Some managers and leaders believe that expensive initiatives or complex strategies to improve team performance…
The theme for Hispanic Heritage Month 2023 is “Latinos: Driving Prosperity, Power and Progress in America.” We polled the Radical Candor team asking for their favorite books to elevate during Hispanic Heritage Month that reflect these ideals.
From business books and memoirs to fantastical adventures and engrossing novels, our selection of 10 books to read during Hispanic Heritage Month covers a wide range of topics, stories and experiences. Let us know which one is your favorite, and send us your recommendations to @Candor on X.
Dream First, Details Later:
How to Quit Overthinking & Make It Happen!
Kim’s pick: Dream First, Details Later outlines Bennett’s personal playbook of putting your inner worrier on silent and leaping into action. Half Mexican, half English, she was born and raised in L.A. Bennett is the founder of Hedley & Bennett, an L.A.-based culinary brand outfitting some of the best chefs across the country.
She attended culinary school in Mexico City, and upon returning to LA after graduation, she put her training to work cooking in two Michelin Star restaurants Providence as well as Baco Mercat.
The Undocumented Americans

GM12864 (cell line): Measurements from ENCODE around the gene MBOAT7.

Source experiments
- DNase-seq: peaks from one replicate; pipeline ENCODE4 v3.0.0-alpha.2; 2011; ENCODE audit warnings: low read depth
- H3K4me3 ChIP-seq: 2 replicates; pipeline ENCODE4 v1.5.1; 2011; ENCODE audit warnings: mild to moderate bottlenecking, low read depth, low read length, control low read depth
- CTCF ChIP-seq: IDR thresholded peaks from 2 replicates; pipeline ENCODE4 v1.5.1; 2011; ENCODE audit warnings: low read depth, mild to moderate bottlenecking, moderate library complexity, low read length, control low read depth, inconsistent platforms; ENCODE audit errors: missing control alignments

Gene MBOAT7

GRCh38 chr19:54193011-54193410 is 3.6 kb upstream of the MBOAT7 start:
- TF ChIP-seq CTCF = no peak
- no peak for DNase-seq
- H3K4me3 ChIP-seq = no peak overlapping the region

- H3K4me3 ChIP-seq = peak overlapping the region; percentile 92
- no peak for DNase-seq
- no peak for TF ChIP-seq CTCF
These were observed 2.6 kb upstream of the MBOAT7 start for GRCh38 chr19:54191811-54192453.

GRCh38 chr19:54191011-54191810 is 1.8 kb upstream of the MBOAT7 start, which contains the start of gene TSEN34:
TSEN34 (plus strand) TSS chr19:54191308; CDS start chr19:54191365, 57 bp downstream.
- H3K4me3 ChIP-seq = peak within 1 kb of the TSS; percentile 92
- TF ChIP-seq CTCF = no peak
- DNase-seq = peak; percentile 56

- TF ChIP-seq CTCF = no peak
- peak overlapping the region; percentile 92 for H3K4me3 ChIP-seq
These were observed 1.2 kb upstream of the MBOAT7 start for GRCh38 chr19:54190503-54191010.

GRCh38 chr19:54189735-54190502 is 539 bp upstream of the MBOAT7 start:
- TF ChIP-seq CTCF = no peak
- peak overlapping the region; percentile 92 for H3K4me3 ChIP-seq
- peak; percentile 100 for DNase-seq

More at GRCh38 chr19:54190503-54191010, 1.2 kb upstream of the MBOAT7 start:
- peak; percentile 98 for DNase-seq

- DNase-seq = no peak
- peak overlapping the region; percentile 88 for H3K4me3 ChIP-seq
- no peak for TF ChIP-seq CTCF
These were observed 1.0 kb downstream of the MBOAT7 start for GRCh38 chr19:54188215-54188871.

By Karla Cornejo Villavicencio
Kim’s pick: One of the first undocumented immigrants to graduate from Harvard, Villavicencio reveals the hidden lives of her fellow undocumented Americans in this deeply personal and groundbreaking portrait of a nation.
In her incandescent, relentlessly probing voice, Karla Cornejo Villavicencio combines sensitive reporting and powerful personal narratives to bring remarkable stories of resilience, madness and death to light. Through these stories, we come to understand what it truly means to be a stray. An expendable. A hero. An American.
The Least of Us:
True Tales of America and Hope in the Time of Fentanyl and Meth
Brandi’s pick: As someone with personal experience of family and friends deep in the opioid crisis of the Midwest, I devoured both this book and its predecessor, Dreamland: The True Tale of America’s Opiate Epidemic.
Quinones’ ability to weave parallel narratives of both the Mexican and American lived experiences coupled with his robust research and keen journalistic eye makes this book hard to put down, even for those with no personal ties to the crisis.
This book gets to the heart of the human struggle and identifies how the loss of community has fueled the modern addiction landscape.
The Way Forward (The Inward Trilogy)
Amy’s pick: Yung Pueblo (Diego Perez) shares timeless wisdom in a way that is accessible, relevant and transformative. In these rapidly changing times, it is more important than ever to know ourselves well and fully, even and especially in the face of turmoil.
The Way Forward encourages readers to connect more deeply to their intuition, using it to remain focused and grounded amidst a world in constant flux.
A tender portrayal of complicated family dynamics, this coming-of-age story by a Latinx transgender author skillfully navigates gender and cultural roles. This book also includes a ghost romance that will bring you to tears.
These beautifully written characters are heartbreakingly real. Of course, this book has shown up on banned book lists.